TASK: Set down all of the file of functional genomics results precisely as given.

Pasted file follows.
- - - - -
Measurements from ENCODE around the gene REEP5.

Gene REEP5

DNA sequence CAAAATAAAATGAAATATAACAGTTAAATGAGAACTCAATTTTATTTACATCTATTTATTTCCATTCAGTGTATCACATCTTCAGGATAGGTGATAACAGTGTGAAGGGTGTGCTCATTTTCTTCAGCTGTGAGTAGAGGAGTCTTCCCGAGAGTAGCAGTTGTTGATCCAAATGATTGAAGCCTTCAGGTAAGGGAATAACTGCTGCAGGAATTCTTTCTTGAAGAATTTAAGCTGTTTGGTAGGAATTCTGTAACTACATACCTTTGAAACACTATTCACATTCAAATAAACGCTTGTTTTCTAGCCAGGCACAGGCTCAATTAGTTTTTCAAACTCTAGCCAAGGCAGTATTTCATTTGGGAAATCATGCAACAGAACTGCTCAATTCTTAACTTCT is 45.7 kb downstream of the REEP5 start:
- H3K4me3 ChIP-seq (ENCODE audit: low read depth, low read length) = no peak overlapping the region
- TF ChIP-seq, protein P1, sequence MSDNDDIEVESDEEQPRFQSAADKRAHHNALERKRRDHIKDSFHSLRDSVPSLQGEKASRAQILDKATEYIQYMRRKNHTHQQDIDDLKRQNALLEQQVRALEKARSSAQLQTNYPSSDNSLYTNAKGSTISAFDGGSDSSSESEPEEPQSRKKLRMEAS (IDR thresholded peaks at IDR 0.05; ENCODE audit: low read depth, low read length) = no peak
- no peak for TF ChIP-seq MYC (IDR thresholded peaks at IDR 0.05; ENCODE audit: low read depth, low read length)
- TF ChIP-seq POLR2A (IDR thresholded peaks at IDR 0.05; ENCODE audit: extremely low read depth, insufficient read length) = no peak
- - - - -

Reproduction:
Measurements from ENCODE around the gene REEP5.

Gene REEP5

DNA sequence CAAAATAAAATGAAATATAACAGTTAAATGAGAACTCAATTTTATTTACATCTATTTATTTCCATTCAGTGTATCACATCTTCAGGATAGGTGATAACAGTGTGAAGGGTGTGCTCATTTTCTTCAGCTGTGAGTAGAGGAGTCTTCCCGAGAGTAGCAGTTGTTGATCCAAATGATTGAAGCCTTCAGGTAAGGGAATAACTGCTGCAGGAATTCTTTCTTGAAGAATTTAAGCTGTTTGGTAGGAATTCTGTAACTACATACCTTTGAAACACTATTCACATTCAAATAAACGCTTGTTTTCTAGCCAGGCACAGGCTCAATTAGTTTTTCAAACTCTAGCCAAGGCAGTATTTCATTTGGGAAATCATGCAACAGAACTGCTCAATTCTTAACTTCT is 45.7 kb downstream of the REEP5 start:
- H3K4me3 ChIP-seq (ENCODE audit: low read depth, low read length) = no peak overlapping the region
- TF ChIP-seq, protein P1, sequence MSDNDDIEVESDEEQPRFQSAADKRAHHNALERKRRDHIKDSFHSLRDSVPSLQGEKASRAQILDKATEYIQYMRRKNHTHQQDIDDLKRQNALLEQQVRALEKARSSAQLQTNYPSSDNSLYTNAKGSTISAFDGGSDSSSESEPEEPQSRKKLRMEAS (IDR thresholded peaks at IDR 0.05; ENCODE audit: low read depth, low read length) = no peak
- no peak for TF ChIP-seq MYC (IDR thresholded peaks at IDR 0.05; ENCODE audit: low read depth, low read length)
- TF ChIP-seq POLR2A (IDR thresholded peaks at IDR 0.05; ENCODE audit: extremely low read depth, insufficient read length) = no peak